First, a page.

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Sowmiya M.,Kamal Nayan Bajaj Institute for Research in Vision and Ophthalmology | Sowmiya M.,Birla Institute of Technology and Science | Malathi J.,Kamal Nayan Bajaj Institute for Research in Vision and Ophthalmology | Swarnali S.,Sankara Nethralaya | And 3 more authors.
Indian Journal of Medical Research | Year: 2015

Background & objectives: There are only a few reports available on characterization of Propionibacterium acnes isolated from various ocular clinical specimens. We undertook this study to evaluate the role of P. acnes in ocular infections and biofilm production, and also do the phylogenetic analysis of the bacilli. Methods: One hundred isolates of P. acnes collected prospectively from ocular clinical specimens at a tertiary care eye hospital between January 2010 and December 2011, were studied for their association with various ocular disease conditions. The isolates were also subjected to genotyping and phylogenetic analysis, and were also tested for their ability to produce biofilms. Results: Among preoperative conjunctival swabs, P. acnes was a probably significant pathogen in one case; a possibly significant pathogen in two cases. In other clinical conditions, 13 per cent isolates were probably significant pathogens and 38 per cent as possibly significant pathogens. The analysis of 16S rRNA gene revealed four different phylogenies whereas analysis of recA gene showed two phylogenies confirming that recA gene was more reliable than 16S rRNA with less sequence variation. Results of polymerase chain reaction-restriction fragment length polymorphism (PCR-RFLP) had 100 per cent concordance with phylogenetic results. No association was seen between P. acnes subtypes and biofilm production. Interpretation & conclusions: RecA gene phylogenetic studies revealed two different phylogenies. RFLP technique was found to be cost-effective with high sensitivity and specificity in phylogenetic analysis. No association between P. acnes subtypes and pathogenetic ability was observed. Biofilm producing isolates showed increased antibiotic resistance compared with non-biofilm producing isolates. © 2015, Indian Council of Medical Research. All rights reserved. Source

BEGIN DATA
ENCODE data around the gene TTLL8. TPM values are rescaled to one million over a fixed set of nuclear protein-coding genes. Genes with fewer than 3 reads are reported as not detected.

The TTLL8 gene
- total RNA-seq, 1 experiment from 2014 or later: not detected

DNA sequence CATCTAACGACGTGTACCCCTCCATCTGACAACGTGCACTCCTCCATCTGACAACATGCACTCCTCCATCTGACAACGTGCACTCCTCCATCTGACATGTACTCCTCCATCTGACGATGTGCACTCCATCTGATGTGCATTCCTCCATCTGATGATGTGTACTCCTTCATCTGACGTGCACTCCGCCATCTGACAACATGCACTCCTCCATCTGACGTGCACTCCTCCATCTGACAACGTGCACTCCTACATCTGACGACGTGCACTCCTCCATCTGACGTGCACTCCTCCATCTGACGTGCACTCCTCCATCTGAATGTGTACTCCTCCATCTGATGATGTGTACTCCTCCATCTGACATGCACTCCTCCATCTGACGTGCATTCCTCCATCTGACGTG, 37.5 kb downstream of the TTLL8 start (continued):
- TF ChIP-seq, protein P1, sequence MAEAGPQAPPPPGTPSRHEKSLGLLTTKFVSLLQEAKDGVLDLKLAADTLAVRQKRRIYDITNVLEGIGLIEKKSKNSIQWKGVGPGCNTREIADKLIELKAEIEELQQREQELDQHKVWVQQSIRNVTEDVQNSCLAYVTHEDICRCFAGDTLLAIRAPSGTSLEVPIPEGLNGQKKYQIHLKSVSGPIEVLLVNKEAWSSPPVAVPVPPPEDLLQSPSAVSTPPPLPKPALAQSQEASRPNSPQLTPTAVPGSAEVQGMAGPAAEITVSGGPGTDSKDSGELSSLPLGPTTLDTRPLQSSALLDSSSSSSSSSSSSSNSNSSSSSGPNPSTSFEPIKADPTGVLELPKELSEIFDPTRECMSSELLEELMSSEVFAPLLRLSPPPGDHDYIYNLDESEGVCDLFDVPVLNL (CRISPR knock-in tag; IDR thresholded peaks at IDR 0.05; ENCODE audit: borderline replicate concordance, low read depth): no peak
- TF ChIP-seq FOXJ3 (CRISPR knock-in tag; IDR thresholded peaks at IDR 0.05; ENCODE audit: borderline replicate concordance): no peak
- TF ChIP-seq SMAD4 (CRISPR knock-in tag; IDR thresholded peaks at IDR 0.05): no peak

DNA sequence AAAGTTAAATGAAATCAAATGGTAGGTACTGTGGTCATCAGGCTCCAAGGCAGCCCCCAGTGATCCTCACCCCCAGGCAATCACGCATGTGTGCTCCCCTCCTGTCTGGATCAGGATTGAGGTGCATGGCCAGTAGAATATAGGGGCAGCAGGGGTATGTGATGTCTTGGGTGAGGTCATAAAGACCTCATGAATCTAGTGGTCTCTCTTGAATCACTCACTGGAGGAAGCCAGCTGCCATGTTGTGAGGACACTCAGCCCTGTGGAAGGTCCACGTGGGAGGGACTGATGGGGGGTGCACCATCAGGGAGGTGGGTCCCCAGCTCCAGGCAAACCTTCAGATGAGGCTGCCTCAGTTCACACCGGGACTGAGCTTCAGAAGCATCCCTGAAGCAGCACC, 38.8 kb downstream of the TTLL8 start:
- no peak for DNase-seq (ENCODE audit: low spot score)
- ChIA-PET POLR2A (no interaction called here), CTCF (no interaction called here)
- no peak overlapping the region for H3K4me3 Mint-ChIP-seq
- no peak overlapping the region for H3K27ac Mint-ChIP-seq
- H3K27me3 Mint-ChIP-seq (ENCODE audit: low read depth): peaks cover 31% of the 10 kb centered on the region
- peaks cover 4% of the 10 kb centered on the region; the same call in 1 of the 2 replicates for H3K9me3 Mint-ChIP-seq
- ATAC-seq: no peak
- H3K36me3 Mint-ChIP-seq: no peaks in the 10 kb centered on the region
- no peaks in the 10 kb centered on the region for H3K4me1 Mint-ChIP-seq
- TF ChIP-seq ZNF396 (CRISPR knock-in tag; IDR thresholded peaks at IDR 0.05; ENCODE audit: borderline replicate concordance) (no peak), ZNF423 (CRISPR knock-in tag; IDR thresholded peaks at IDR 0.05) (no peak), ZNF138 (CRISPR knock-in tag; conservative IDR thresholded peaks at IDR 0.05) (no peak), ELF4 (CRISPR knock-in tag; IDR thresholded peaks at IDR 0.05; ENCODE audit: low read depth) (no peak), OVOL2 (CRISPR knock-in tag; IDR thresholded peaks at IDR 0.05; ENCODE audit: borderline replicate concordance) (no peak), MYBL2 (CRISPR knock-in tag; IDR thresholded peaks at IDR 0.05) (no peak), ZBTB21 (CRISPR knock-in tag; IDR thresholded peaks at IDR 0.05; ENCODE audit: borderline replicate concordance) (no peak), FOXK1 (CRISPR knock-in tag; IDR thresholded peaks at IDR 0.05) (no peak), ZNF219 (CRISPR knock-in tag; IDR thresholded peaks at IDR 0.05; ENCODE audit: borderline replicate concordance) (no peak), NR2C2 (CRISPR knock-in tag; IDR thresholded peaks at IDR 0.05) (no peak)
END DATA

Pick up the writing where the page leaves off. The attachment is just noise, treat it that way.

Aarthi P.,Kamal Nayan Bajaj Institute for Research in Vision and Ophthalmology | Bagyalakshmi R.,Kamal Nayan Bajaj Institute for Research in Vision and Ophthalmology | Therese K.L.,Kamal Nayan Bajaj Institute for Research in Vision and Ophthalmology | Malathi J.,Kamal Nayan Bajaj Institute for Research in Vision and Ophthalmology | And 2 more authors.
Current Eye Research | Year: 2012

Purpose: To develop RNA based assay - reverse transcriptase polymerase chain reaction (RT-PCR) to detect viable bacteria in intraocular specimens obtained from patients with infectious endophthalmitis. Materials and methods: Thirty-five intraocular specimens (19 vitreous fluid and 16 aqueous humor) collected from patients with typical infectious endophthalmitis were subjected to conventional and molecular microbiological investigations. Culture negative, eubacterial genome PCR positive intraocular specimens were subjected to denaturing high performance liquid chromatography (dHPLC) for separation of mixed genomes and subsequently identified by PCR based DNA sequencing. In parallel, RT-PCR was performed to detect the presence of viable bacteria in intraocular specimens. Results: Among 35 intraocular specimens, single bacterial genome was detected in 9 (25.7%) and two or more genomes in 26 (74.28%) intraocular specimens. Eubacterial genome was detected by RT-PCR in 29 (82.85%) specimens. PCR based dHPLC followed by PCR based DNA sequencing revealed the presence of 65 bacterial genomes in 35 intraocular specimens. Five novel genera namely Terrabacter species, Facklamia species, Xylella fastidiosa, Duganella species and Synechococcus species were detected. Conclusion: RT-PCR serves as a rapid and reliable tool to detect viable bacteria causing endophthalmitis. © 2012 Informa Healthcare USA, Inc. Source

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